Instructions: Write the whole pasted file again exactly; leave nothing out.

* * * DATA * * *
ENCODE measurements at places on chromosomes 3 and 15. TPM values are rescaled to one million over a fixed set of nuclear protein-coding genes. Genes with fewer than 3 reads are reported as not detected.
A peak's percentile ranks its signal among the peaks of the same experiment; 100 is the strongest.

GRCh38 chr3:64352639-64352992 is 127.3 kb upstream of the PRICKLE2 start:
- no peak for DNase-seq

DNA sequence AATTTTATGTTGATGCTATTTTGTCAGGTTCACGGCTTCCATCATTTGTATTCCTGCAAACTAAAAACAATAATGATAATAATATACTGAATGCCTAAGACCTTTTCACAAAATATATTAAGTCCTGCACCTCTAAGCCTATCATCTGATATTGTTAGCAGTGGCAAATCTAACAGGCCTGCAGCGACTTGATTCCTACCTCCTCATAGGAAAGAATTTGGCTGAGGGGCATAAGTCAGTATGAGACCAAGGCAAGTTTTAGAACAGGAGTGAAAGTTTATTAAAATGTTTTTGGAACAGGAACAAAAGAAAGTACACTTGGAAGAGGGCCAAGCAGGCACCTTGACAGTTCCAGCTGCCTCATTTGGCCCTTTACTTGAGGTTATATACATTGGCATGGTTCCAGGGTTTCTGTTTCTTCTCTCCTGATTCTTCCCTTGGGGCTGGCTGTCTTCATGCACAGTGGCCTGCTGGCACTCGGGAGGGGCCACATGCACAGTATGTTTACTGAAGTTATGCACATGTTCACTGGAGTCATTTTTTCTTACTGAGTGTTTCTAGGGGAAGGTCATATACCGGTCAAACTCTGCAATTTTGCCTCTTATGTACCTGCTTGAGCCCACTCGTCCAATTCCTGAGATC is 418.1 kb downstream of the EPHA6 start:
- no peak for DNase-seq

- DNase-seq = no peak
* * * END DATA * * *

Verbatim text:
ENCODE measurements at places on chromosomes 3 and 15. TPM values are rescaled to one million over a fixed set of nuclear protein-coding genes. Genes with fewer than 3 reads are reported as not detected.
A peak's percentile ranks its signal among the peaks of the same experiment; 100 is the strongest.

GRCh38 chr3:64352639-64352992 is 127.3 kb upstream of the PRICKLE2 start:
- no peak for DNase-seq

DNA sequence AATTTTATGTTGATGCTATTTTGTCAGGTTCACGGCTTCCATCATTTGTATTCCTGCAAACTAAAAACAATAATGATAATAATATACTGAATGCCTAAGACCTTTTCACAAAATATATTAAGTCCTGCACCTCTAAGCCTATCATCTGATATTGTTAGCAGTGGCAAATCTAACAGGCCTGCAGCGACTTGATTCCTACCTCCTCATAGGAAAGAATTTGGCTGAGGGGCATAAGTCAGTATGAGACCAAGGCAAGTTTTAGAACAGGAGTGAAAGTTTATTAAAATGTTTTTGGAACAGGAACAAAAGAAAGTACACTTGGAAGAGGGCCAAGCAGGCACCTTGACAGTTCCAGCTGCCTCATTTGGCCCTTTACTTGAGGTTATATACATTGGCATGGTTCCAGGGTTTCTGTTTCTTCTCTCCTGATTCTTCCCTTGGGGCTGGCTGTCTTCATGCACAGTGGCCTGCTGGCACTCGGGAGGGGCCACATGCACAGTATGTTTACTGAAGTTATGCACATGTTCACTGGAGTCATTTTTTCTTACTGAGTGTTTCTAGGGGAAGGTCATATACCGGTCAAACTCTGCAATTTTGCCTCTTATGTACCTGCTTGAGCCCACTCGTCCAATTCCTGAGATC is 418.1 kb downstream of the EPHA6 start:
- no peak for DNase-seq

- DNase-seq = no peak